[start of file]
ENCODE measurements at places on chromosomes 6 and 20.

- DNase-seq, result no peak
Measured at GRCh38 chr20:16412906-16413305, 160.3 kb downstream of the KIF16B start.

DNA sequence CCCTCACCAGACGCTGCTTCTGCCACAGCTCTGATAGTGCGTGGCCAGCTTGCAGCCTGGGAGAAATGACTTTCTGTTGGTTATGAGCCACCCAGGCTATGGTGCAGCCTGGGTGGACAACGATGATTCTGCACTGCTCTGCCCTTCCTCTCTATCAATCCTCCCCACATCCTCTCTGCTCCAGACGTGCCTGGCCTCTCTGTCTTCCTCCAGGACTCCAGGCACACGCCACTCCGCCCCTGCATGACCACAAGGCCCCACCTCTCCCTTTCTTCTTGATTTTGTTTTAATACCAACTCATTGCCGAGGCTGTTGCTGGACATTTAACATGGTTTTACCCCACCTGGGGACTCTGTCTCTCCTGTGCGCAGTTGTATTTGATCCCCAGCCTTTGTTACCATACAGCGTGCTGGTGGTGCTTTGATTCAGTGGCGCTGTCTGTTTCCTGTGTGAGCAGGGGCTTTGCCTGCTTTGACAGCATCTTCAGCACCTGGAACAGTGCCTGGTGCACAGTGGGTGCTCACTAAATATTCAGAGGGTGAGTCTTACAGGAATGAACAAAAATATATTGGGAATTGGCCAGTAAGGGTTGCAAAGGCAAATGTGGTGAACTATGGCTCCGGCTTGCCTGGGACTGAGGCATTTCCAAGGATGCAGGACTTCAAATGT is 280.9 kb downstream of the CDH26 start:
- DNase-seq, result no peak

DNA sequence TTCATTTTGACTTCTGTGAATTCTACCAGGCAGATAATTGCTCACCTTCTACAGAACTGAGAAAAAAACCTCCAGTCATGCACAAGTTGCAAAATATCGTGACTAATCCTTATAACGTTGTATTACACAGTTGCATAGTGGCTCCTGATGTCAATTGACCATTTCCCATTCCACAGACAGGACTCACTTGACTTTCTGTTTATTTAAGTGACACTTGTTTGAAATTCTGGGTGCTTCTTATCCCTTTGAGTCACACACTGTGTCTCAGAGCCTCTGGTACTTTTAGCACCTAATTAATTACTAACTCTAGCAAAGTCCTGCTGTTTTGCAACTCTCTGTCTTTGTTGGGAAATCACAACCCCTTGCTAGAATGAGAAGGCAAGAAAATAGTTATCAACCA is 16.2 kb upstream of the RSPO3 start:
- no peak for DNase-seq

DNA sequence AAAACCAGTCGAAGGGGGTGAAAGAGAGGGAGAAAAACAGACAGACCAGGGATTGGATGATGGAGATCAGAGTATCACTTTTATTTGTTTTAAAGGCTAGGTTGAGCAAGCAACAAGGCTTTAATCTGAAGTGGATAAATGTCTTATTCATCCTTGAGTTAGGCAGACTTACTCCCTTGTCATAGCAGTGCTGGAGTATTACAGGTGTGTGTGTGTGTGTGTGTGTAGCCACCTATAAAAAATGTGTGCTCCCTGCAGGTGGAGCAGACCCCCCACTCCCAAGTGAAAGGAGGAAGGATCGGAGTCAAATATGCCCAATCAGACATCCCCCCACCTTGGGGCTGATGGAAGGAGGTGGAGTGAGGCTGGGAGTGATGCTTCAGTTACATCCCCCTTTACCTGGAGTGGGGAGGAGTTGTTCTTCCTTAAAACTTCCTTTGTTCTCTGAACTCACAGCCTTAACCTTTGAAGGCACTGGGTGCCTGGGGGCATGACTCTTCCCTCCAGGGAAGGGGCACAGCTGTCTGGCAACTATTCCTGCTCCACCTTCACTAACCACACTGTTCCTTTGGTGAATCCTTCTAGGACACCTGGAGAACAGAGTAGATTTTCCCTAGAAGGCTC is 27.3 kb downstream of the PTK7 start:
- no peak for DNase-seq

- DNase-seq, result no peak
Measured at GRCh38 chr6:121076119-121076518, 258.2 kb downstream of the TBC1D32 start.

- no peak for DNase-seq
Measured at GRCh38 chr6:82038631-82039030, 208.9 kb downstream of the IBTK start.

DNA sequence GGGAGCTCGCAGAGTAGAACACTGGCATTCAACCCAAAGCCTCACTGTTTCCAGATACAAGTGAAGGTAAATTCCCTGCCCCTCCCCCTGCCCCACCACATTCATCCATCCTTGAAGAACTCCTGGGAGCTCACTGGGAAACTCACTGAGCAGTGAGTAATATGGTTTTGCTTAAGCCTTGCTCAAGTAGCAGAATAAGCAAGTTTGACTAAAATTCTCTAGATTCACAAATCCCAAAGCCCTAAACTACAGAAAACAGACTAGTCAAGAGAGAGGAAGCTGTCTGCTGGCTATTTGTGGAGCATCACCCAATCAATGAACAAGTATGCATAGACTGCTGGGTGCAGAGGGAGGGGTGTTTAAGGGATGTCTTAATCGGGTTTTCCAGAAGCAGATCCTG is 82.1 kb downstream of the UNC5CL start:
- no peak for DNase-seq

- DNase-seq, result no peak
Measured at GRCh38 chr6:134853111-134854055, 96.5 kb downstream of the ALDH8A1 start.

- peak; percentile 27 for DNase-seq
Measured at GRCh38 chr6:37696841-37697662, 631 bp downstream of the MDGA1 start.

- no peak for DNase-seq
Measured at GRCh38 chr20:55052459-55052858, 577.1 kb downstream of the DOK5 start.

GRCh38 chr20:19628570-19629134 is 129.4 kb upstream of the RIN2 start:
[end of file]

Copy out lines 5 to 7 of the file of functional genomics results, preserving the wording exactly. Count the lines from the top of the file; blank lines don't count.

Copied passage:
- DNase-seq, result no peak

DNA sequence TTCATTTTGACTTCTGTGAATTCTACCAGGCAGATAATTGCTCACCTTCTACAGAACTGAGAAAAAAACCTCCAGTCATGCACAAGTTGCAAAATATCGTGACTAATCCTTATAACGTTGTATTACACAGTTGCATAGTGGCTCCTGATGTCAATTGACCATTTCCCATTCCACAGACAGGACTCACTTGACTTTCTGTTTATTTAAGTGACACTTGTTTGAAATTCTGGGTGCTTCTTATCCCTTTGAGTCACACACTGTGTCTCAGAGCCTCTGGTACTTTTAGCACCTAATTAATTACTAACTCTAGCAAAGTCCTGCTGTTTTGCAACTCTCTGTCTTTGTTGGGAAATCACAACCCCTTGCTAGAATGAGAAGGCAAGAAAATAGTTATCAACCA is 16.2 kb upstream of the RSPO3 start:
- no peak for DNase-seq